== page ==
Background: Rituximab is a recombinant chimeric monoclonal antibody against CD20, a molecule expressed on cells of the B-cell lineage. A phase 2 clinical trial recently provided strong evidence of the beneficial effects of rituximab in patients with relapsing-remitting multiple sclerosis. We and other investigators previously demonstrated that rituximab therapy depletes B lymphocytes from peripheral blood and cerebrospinal fluid of patients with relapsing-remitting multiple sclerosis.
Objective: To determine the effect of rituximab on the presence of B cells in cerebral perivascular spaces. Design, Setting, and Patients Case report from a tertiary academic medical center. Cerebral white matter from autopsy material of a patient with gastrointestinal mantle-cell lymphoma who developed progressive multifocal leukoencephalopathy following rituximab therapy was evaluated by immunohistochemistry. Location-matched brain sections of patients with multiple sclerosis not treated with rituximab, patients without central nervous system disease, and patients with progressive multifocal leukoencephalopathy not associated with rituximab were used as controls.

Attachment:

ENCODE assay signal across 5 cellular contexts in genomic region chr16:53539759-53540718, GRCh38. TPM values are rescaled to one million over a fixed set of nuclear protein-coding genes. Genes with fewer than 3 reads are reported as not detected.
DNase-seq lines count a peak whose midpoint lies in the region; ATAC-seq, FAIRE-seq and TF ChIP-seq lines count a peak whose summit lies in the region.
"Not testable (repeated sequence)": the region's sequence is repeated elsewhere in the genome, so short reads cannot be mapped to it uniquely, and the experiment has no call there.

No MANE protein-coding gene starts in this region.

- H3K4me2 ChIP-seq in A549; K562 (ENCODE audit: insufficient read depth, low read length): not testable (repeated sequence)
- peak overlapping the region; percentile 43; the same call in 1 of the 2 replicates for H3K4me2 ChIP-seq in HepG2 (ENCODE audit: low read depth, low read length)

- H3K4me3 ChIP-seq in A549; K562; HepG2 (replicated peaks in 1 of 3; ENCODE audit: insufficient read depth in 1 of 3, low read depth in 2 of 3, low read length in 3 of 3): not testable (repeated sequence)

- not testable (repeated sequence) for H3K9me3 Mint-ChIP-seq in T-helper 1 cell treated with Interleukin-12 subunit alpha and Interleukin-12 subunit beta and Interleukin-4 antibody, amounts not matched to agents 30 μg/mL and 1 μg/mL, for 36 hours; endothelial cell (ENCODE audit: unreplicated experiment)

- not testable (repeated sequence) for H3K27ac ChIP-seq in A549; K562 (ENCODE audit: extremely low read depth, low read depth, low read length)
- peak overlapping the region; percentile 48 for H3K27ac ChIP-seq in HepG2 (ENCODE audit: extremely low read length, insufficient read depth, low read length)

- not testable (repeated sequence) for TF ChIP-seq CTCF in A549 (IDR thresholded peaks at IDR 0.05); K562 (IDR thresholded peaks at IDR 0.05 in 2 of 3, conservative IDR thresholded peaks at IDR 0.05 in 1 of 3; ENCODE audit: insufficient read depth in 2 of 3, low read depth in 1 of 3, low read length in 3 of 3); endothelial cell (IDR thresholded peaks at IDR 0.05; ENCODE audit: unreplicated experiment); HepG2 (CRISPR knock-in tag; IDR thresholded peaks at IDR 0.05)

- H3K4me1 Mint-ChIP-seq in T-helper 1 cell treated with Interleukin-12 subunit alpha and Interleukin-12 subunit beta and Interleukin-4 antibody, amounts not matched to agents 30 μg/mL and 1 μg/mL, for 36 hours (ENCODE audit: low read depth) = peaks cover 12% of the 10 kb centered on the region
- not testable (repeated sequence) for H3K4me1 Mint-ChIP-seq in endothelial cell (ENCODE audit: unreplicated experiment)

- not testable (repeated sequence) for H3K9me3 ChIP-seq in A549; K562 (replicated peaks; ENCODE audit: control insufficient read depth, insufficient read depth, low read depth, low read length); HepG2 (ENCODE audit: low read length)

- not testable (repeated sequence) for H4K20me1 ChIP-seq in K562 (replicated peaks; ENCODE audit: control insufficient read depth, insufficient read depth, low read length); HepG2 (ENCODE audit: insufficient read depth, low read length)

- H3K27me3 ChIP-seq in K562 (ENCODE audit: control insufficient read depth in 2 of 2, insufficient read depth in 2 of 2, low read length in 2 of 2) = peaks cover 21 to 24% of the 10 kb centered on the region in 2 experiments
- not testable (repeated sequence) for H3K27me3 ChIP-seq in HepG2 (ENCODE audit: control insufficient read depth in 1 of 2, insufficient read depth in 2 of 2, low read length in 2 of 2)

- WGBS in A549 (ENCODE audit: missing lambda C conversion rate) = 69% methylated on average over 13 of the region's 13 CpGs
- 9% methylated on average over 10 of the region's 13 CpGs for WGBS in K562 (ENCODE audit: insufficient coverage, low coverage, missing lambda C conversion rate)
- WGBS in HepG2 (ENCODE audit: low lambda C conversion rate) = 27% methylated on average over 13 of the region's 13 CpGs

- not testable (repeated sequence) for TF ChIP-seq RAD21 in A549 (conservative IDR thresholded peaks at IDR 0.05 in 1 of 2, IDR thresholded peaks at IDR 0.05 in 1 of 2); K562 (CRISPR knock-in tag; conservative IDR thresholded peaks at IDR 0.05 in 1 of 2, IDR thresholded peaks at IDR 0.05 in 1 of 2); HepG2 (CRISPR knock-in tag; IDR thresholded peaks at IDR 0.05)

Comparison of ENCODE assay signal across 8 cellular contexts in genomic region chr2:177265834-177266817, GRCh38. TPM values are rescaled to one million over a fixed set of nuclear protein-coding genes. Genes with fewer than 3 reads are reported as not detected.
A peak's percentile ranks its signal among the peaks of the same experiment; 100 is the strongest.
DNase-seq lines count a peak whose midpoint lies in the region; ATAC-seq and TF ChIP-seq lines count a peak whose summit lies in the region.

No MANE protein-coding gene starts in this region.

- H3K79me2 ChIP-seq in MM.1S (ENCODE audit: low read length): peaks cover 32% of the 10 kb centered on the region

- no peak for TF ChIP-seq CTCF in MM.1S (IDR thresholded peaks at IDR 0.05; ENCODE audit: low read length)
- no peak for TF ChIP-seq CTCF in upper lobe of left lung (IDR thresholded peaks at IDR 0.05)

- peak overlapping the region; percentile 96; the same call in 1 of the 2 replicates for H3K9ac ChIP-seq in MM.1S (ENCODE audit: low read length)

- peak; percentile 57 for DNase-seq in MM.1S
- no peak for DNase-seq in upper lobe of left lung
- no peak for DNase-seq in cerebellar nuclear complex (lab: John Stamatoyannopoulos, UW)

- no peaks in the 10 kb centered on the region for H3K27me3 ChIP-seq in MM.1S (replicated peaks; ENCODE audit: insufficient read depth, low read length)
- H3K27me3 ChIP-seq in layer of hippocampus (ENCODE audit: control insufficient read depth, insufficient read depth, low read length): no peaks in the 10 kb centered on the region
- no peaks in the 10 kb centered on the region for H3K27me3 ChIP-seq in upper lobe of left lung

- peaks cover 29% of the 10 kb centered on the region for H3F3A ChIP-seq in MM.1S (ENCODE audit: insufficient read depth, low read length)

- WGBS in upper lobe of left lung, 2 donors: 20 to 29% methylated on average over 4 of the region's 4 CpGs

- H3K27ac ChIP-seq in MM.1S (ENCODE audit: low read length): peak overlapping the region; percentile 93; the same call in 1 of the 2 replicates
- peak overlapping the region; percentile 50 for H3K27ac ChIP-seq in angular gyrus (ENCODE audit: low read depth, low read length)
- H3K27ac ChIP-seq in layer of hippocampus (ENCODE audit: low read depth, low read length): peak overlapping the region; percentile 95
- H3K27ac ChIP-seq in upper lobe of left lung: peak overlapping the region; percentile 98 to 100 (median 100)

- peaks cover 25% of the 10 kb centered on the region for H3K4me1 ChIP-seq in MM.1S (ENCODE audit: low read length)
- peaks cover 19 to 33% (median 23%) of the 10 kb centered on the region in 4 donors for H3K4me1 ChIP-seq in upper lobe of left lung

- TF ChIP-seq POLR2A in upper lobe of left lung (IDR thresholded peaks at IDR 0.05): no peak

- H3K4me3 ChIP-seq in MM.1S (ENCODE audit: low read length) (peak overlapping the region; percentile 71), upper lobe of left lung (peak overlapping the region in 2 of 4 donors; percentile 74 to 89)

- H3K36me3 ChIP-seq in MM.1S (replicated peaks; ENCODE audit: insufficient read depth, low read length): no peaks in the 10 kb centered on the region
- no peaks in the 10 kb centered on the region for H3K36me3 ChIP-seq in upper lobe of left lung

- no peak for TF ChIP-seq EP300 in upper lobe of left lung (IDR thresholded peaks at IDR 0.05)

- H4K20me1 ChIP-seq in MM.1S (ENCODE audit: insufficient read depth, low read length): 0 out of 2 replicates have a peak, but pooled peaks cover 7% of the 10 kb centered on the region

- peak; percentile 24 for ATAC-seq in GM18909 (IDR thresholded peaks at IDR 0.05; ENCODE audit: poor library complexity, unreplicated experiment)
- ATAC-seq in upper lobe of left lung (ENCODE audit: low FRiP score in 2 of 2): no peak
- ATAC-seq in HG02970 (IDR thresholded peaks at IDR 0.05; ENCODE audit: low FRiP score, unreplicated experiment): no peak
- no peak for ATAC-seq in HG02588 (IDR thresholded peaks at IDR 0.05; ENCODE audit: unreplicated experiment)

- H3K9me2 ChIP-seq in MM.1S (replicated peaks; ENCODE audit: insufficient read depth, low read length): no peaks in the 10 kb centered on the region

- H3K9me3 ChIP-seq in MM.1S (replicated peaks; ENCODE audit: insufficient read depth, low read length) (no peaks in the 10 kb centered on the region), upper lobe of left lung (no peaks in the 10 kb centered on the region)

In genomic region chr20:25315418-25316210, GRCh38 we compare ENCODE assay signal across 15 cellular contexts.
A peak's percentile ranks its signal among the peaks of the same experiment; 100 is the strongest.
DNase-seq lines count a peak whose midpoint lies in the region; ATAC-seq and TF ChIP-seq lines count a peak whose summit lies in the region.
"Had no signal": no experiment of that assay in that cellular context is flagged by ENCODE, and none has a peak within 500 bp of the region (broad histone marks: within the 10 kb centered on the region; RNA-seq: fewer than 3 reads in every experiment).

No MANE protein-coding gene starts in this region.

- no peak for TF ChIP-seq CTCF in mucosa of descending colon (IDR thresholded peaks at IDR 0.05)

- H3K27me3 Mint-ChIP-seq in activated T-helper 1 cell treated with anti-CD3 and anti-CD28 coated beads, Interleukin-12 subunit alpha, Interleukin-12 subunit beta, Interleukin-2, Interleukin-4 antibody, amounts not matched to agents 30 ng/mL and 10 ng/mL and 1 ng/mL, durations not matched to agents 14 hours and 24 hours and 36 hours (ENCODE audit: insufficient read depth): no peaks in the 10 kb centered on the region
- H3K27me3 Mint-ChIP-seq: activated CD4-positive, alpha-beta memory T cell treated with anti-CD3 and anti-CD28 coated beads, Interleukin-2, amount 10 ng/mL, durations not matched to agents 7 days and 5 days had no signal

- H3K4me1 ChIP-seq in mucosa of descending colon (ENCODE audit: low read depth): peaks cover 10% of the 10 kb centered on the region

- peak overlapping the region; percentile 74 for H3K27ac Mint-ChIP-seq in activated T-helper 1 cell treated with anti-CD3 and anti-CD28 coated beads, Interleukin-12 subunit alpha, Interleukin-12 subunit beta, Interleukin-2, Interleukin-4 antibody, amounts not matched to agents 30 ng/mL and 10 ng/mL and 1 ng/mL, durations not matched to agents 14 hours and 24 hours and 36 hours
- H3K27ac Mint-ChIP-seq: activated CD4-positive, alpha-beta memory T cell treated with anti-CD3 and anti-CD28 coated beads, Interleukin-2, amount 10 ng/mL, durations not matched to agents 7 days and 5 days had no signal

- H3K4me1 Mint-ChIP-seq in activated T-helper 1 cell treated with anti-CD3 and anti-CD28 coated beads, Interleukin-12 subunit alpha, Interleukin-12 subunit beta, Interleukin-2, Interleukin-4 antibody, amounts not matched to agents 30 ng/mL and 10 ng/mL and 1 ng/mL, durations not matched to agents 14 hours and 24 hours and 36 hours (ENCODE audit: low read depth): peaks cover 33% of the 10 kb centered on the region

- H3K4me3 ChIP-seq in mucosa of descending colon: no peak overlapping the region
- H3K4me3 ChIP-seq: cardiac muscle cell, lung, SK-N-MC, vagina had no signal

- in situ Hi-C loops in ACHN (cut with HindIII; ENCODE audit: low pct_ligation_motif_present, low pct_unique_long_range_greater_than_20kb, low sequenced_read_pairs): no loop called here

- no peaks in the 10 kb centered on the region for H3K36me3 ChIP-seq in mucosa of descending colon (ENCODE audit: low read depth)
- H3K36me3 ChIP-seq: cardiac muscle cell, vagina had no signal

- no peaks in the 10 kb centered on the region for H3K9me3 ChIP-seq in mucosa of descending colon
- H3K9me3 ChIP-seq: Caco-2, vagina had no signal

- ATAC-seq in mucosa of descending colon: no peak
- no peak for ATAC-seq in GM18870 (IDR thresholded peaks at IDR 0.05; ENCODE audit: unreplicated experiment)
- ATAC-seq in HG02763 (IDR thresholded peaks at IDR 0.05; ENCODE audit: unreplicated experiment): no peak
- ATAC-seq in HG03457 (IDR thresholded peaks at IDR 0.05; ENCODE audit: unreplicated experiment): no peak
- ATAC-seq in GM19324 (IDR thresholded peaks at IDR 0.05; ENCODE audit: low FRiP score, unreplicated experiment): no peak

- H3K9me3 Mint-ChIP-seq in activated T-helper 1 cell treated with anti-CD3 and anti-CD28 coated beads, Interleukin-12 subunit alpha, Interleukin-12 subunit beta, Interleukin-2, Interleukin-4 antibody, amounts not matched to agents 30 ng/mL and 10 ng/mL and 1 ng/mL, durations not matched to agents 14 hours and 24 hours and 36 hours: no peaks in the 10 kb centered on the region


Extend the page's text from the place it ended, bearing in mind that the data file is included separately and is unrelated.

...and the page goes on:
Main outcome measures: Assessment of the number of B lymphocytes in cerebral perivascular spaces in a patient with gastrointestinal mantle-cell lymphoma treated with rituximab, patients with multiple sclerosis, patients with progressive multifocal leukoencephalopathy not associated with rituximab, and healthy control subjects.
Results: We were unable to detect B cells in cerebral perivascular spaces of the patient who developed progressive multifocal leukoencephalopathy following rituximab therapy 8 months after her last dose. In contrast, B cells were detectable in all control brain tissues.
Conclusions: To our knowledge, this is the first report to show B-lymphocyte depletion from brain tissue following rituximab therapy. A reduction in B-cell numbers may be an important contributing factor in the pathogenesis of central nervous system infections.